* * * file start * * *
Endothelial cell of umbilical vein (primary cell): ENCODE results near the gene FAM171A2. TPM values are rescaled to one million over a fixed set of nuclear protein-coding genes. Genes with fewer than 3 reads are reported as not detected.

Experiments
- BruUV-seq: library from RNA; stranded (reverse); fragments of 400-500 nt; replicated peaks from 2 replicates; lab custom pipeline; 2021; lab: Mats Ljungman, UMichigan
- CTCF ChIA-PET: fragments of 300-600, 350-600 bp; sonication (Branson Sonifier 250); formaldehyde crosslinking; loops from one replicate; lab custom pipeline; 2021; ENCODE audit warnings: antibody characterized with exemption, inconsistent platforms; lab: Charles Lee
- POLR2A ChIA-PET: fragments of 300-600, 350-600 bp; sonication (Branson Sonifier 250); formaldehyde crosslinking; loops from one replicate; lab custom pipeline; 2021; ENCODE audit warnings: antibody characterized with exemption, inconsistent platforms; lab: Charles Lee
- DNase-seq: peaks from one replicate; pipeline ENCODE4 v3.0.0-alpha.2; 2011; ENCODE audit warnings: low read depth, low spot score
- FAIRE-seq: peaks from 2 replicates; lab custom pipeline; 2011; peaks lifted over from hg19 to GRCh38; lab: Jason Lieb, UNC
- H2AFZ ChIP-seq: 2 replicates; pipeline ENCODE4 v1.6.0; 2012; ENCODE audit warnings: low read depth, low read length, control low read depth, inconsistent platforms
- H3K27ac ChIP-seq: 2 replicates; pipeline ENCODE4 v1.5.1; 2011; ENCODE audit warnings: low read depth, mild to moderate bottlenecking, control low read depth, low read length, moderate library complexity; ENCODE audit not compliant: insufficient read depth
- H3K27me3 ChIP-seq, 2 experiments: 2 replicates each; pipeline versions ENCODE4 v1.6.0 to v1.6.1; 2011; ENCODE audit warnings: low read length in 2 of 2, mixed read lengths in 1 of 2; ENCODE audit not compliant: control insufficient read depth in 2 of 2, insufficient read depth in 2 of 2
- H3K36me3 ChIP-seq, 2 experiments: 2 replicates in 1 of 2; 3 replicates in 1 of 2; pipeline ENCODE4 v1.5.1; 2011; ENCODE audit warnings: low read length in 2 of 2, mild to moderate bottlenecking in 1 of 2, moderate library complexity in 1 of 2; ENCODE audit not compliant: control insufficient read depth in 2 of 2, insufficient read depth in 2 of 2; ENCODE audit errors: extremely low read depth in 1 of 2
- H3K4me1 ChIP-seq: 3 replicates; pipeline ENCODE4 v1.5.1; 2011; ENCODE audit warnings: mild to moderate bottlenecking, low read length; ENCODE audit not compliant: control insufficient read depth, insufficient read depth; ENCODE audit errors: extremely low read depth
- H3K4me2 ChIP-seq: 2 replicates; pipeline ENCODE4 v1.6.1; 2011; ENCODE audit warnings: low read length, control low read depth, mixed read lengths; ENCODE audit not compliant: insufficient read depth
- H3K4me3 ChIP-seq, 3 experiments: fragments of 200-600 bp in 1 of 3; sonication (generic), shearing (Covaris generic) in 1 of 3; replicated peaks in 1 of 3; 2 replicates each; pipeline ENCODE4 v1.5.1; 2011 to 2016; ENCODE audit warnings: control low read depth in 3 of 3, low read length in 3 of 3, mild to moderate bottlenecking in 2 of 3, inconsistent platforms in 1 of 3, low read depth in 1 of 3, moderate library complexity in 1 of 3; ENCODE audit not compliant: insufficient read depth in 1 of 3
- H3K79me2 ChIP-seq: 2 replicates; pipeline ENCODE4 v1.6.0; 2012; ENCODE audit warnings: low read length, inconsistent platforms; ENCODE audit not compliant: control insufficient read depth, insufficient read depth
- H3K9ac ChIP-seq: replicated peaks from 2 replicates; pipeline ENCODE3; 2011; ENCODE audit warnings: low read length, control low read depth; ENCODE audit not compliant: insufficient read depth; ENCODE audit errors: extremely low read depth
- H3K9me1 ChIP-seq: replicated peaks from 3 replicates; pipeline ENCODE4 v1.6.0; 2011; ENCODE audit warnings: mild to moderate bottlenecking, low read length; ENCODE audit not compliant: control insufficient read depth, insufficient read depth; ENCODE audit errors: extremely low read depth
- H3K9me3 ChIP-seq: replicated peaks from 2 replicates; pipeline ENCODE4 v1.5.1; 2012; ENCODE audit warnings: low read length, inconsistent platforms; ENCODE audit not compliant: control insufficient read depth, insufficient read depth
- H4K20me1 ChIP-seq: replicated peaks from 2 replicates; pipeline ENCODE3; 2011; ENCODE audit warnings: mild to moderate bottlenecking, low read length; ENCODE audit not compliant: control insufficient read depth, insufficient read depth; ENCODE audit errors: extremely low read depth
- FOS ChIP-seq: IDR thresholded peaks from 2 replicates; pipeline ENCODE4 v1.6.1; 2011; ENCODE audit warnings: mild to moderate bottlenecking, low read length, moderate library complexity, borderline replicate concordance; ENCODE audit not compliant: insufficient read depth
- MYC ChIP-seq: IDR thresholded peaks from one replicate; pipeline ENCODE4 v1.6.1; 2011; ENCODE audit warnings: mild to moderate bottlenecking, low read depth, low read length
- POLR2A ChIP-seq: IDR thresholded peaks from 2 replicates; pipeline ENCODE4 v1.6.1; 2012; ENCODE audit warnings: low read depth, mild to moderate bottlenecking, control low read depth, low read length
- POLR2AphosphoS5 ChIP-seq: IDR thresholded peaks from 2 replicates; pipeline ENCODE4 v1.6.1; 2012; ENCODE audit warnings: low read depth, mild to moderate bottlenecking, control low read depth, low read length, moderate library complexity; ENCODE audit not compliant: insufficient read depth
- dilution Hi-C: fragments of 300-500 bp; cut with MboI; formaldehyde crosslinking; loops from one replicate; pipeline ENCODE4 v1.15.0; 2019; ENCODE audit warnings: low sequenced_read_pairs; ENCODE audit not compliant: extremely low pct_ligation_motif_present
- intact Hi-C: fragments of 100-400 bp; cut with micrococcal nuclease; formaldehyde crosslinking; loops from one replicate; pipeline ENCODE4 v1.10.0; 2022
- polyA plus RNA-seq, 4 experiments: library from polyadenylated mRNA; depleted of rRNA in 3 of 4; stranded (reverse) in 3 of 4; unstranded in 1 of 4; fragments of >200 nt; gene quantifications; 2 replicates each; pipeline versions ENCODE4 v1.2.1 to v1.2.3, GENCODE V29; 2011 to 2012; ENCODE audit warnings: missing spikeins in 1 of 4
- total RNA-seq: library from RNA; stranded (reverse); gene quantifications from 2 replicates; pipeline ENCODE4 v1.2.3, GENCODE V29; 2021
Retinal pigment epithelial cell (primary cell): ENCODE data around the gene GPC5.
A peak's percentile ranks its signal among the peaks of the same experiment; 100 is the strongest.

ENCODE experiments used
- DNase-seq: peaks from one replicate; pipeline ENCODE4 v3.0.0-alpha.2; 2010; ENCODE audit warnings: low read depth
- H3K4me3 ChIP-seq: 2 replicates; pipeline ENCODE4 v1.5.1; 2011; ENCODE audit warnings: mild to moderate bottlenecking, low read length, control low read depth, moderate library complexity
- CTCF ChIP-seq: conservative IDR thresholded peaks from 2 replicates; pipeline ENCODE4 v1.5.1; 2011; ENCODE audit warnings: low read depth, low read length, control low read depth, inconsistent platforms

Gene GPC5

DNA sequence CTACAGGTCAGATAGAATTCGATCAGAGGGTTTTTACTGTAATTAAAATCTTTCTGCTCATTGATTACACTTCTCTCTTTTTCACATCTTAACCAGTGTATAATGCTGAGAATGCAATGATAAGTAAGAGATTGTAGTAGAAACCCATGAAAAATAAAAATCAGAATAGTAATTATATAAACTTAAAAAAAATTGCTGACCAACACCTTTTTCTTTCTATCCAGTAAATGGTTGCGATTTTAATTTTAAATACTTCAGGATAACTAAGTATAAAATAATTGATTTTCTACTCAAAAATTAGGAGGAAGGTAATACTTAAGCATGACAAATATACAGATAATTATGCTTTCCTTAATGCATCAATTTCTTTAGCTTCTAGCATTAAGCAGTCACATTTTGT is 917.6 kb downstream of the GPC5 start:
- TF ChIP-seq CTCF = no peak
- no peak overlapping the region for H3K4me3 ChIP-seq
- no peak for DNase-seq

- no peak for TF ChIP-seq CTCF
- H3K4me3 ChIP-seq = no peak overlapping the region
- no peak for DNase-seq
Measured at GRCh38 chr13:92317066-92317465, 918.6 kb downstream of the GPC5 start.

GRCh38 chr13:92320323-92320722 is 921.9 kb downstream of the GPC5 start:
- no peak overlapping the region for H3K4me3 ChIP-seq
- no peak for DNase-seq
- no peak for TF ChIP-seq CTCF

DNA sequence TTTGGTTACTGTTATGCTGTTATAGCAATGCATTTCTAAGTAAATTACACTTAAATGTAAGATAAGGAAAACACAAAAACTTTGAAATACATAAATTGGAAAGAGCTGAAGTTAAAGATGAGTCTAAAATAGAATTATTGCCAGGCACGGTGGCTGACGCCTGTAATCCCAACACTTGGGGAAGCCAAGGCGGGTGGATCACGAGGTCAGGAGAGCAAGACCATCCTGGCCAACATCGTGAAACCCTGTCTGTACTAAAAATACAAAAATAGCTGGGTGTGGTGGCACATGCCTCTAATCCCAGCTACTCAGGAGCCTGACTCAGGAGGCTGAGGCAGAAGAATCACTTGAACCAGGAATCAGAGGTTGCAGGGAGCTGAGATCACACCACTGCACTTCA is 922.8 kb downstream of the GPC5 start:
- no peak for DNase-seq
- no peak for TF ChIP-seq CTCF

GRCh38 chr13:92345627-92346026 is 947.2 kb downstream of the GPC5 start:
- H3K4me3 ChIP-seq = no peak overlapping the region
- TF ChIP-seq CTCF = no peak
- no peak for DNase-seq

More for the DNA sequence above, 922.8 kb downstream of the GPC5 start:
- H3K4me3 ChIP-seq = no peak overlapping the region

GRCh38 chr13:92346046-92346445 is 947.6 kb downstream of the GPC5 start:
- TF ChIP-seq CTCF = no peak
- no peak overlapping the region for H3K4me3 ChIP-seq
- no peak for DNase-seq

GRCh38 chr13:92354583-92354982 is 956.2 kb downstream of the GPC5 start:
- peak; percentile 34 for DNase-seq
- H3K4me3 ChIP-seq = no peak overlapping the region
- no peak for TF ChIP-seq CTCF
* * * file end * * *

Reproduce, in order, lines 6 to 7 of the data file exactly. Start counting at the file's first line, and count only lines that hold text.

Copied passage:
- DNase-seq: peaks from one replicate; pipeline ENCODE4 v3.0.0-alpha.2; 2011; ENCODE audit warnings: low read depth, low spot score
- FAIRE-seq: peaks from 2 replicates; lab custom pipeline; 2011; peaks lifted over from hg19 to GRCh38; lab: Jason Lieb, UNC